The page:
8 Reasons He Won’t Ask You for a Second Dance

By February 19, 2017 No Comments

Ladies… so you think you had a super fun dance with a great dancer. But you wonder why he never asks you for a second dance. Most guys won’t tell you why, but here are some common reasons…


Unfortunately, leaders are subject to the dreaded “finger squeeze” by women supporting their weight and balance by squeezing their partner’s fingers like they’re milking a cow. If you’re a finger squeezer, you’re a potential source of injury for your partner. Make it a priority to improve your balance and own your steps to avoid benching him. Injured men means fewer dances for the rest of us and we don’t want that!


This is not about weight, rather about tension/tone. Achieving a nice, fluid, comfortable connection with your partner is needed to let expression flow freely. When it feels like the leader is basically dancing FOR you (physically dragging you everywhere, keeping your time and balance), it’s a workout. You could be 90 pounds but could be the heaviest follower in the club. Leaders don’t want dance FOR you, they want to dance WITH you. Listen to the music, stay on time, and manage your own balance. Imagine if you had to carry him while he was dancing…for 3-5 minutes. On the other hand, when a follower is too light, she can feel invisible. He feels like he’s chasing you. Kind of like dancing with a ghost… he can see you but he can’t feel your presence enough to lead you. (This is not the same as back leading). Whether salsa, bachata, cha cha or Kizomba, there’s a certain level of elasticity needed in your connection for a true lead and follow to happen. When you find that right level of elasticity, you’ll feel like you’re actually dancing together and isn’t that what it’s all about?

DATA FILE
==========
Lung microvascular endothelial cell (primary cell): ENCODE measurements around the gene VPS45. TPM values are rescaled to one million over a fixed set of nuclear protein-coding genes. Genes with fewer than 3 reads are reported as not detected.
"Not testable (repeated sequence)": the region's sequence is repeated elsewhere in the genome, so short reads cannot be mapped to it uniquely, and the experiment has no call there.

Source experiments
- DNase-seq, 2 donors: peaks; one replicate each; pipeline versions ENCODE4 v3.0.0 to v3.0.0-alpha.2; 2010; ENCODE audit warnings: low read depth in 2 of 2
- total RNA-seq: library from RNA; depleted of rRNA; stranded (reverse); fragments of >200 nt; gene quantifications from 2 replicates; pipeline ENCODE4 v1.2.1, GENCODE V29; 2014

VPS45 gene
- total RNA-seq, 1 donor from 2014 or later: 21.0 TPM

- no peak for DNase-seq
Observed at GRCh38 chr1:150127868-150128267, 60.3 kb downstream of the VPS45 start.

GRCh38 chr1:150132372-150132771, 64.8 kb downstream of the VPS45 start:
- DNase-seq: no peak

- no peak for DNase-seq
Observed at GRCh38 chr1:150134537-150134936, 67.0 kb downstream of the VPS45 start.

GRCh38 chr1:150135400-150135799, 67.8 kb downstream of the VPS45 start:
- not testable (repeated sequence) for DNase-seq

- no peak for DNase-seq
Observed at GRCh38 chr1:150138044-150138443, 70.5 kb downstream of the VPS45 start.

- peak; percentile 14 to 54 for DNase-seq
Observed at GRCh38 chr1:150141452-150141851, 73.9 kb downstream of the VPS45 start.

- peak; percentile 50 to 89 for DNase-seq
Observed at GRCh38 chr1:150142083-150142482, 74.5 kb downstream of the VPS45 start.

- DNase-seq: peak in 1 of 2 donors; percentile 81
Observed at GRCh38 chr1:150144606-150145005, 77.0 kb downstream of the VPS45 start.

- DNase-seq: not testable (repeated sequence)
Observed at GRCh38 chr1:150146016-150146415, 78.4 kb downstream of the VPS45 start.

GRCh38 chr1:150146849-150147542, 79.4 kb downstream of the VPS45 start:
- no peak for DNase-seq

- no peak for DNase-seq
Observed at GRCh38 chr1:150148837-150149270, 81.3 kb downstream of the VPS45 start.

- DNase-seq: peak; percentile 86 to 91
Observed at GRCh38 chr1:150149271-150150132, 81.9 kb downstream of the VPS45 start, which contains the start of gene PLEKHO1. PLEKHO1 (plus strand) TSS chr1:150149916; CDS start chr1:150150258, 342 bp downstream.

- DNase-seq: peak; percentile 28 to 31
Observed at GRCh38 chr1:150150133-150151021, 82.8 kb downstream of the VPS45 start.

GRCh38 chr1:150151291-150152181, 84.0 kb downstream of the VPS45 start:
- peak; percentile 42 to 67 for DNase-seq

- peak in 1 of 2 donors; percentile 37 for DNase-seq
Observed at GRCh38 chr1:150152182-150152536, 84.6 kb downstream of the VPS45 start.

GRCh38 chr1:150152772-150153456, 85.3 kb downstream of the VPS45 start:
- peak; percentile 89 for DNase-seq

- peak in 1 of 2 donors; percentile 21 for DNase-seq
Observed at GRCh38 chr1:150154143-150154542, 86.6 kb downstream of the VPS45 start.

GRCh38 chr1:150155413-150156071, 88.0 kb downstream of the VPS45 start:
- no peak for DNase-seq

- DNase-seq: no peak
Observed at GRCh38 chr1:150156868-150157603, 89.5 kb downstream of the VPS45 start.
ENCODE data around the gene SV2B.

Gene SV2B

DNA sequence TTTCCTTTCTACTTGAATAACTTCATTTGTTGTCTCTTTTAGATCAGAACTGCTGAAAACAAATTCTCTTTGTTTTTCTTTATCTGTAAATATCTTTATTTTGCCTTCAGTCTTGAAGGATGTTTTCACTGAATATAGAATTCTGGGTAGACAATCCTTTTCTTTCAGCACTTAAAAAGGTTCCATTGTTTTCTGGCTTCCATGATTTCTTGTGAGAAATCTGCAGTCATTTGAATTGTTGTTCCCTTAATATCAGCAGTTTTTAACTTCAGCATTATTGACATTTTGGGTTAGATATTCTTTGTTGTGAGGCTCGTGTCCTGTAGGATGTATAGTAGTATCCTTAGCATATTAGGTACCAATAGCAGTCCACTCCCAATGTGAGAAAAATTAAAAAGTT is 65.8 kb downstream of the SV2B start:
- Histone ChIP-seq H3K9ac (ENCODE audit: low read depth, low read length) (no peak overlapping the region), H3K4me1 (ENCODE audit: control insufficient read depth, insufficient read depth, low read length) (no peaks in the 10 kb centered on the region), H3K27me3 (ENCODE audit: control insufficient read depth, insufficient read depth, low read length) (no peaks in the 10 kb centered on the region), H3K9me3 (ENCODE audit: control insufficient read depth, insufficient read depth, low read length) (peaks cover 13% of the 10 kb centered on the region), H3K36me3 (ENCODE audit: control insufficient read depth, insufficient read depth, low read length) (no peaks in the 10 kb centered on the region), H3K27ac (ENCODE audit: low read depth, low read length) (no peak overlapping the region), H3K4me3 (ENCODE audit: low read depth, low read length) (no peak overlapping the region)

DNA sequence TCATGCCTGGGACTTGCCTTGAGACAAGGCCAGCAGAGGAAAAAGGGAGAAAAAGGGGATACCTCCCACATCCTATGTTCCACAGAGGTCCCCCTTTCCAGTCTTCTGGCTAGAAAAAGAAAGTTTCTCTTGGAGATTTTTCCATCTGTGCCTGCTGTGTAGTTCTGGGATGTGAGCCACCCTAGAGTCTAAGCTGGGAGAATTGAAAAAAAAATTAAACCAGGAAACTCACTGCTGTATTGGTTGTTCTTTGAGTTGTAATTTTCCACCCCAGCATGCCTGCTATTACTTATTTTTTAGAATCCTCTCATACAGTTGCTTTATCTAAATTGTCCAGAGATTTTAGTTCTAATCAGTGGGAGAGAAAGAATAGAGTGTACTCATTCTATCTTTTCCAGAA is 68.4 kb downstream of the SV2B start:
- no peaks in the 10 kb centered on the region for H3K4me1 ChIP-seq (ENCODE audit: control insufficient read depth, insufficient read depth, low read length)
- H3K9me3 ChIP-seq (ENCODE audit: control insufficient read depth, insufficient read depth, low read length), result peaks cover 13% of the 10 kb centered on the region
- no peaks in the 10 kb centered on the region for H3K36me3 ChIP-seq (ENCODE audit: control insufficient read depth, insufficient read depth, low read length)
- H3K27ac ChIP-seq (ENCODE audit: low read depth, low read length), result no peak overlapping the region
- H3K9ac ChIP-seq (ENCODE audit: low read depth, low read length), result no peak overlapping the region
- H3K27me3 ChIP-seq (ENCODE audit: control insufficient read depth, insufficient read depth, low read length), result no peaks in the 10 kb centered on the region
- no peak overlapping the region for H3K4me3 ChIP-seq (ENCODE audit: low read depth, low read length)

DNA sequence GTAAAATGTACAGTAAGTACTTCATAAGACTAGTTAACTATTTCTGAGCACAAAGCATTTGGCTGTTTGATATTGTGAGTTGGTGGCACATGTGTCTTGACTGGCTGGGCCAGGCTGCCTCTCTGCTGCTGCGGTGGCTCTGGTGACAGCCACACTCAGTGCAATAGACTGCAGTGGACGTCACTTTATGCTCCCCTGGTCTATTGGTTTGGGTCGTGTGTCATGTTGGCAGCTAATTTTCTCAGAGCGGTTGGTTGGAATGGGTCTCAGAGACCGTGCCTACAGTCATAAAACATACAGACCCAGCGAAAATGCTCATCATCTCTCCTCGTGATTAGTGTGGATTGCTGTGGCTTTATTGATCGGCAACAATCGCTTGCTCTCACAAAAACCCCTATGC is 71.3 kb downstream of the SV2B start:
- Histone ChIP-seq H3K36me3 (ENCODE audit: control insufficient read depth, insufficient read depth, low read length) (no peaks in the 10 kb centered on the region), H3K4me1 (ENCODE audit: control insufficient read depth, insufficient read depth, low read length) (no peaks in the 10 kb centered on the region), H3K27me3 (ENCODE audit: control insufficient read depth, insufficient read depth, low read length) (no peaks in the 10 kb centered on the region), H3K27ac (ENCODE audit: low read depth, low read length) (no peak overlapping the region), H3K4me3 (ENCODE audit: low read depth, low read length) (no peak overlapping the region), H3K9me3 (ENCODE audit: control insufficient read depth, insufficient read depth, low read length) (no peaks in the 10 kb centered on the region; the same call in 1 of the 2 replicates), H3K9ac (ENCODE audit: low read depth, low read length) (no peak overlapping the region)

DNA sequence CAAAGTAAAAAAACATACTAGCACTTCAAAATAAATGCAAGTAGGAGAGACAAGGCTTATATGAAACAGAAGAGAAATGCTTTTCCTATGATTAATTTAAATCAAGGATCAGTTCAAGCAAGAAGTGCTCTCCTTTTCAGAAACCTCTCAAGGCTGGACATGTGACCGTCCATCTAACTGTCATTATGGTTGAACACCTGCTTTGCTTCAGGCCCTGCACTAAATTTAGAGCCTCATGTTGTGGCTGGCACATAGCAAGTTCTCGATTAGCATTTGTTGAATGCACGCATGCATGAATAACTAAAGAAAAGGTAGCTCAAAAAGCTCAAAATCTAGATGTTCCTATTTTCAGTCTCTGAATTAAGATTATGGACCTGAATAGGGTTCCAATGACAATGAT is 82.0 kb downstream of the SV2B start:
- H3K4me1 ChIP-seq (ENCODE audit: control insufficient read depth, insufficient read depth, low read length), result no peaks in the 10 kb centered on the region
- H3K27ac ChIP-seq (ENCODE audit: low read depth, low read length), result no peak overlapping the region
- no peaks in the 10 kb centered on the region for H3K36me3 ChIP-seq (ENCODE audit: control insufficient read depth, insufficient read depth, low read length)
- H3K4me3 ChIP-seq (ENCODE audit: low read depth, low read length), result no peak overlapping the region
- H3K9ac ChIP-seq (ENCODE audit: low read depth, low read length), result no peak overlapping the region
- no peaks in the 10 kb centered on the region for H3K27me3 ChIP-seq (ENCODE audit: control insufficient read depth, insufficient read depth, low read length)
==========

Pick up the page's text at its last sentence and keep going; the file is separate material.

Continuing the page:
Trying to guess what a leader is going to do defeats the purpose of following. And it can ruin the connection you have with your partner. Great followers are awesome at responding to the leader’s….well, lead. Women are often afraid of being behind or missing the lead, but sometimes we think too far ahead and anticipate what’s about to happen. In doing so, you’ll likely miss the lead, interrupt his flow, mess up timing, and ruin your connection. It takes skill to wait for that lead and have that right level of responsiveness. That skill can set apart good followers from awesome followers. Your first job as a follower is to follow. There can be only one driver 🙂 So try not to “guess” what’s going to happen because you’re going to miss the fun of “feeling” what he’s going to do in the moment and where he’s going to take the dance.


​Hijackers take back leading to another level. In the hijacker bucket include:
Over-stylers who take every opportunity to ram in every styling element they know in one count of eight, for the whole song whether or not it matches music.
Social performers who use excessive energy (often taking down her partner) as they eyeball the crowd and potential onlookers.
Self-dippers who propel themselves into dips without a lead from her partner. This is an accident waiting to happen. And can injure your unsuspecting leader.